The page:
Johnny, a 12-year-old British boy, discovers he can see and hear things others can't--the dead people in the local cemetery, for instance. However, a company named United Amalgamated Consolidated Holdings plans to erect an office building on that very spot, and when the dead find out about this scheme they are highly affronted. And the more Johnny finds out about these people and their history, including the local soldiers who marched off to WW I together and died together, the more affronted Johnny becomes, too. It's up to him and his offbeat friends, Wobbler, Bigmac, and Yo-less, to help save the cemetery, and that's what they bravely set out to do. This sequel to Only You Can Save Mankind shares characters with that book but it can stand alone. Pratchett, known for his Discworld fantasy series as well as for YA novels like The Wee Free Men, tells this unusual ghost story mostly in dialog, and funny dialog at that. A new treat for Pratchett fans, and fun for any fantasy lover. (The Johnny Maxwell Trilogy, Book 2). KLIATT Codes: JS--Recommended for junior and senior high school students. 2006 (orig. 1993), HarperCollins, 224p., and Lib. bdg: Ages 12 to 18.
—Paula Rohrlick
KLIATT - Paula Rohrlick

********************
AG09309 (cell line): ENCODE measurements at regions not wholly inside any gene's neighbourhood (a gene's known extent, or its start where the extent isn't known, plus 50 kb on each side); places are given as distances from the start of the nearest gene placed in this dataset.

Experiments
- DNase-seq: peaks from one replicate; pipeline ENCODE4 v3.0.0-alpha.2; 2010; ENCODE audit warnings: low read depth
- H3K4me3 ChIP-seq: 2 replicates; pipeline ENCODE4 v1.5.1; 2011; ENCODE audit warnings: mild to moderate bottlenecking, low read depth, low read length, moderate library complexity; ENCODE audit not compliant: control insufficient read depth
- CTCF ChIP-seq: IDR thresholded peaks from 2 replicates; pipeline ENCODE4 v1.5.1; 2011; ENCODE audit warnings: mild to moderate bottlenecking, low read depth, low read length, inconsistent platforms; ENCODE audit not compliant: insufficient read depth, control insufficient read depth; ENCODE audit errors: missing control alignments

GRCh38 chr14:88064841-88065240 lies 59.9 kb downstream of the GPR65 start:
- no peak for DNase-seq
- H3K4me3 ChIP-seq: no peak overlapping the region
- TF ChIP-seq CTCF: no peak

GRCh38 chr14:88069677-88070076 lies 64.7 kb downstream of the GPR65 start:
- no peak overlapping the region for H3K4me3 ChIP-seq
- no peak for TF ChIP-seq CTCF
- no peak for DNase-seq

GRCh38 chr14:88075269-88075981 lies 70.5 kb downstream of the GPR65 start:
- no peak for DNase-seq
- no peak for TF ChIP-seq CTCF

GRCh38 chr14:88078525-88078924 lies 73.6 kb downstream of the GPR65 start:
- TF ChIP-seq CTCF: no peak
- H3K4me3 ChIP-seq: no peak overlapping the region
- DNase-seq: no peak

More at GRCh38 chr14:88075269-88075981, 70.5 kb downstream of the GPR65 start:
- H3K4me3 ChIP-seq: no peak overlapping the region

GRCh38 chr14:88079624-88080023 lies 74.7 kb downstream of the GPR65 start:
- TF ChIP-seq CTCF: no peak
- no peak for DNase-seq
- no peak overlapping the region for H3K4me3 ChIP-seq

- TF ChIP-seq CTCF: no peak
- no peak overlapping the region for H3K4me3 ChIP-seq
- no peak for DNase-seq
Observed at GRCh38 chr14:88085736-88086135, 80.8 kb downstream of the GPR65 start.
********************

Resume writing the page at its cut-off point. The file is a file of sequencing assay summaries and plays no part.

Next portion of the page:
To quote the review of the hardcover in KLIATT, January 2006: Johnny, a 12-year-old British boy, discovers he can see and hear things others can't—the dead people in the local cemetery, for instance. However, a company named United Amalgamated Consolidated Holdings plans to erect an office building on that very spot, and when the dead find out about this scheme they are highly affronted. And the more Johnny finds out about these people and their history, including the local soldiers who marched off to WW I together and died together, the more affronted Johnny becomes, too. It's up to him and his offbeat friends, Wobbler, Bigmac, and Yo-less, to help save the cemetery, and that's what they bravely set out to do. This sequel to Only You Can Save Mankind shares characters with that book but it can stand alone. Pratchett, known for his Discworld fantasy series as well as for YA novels like The Wee Free Men, tells this unusual ghost story mostly in dialog, and funny dialog at that. A new treat for Pratchett fans, and fun for any fantasy lover.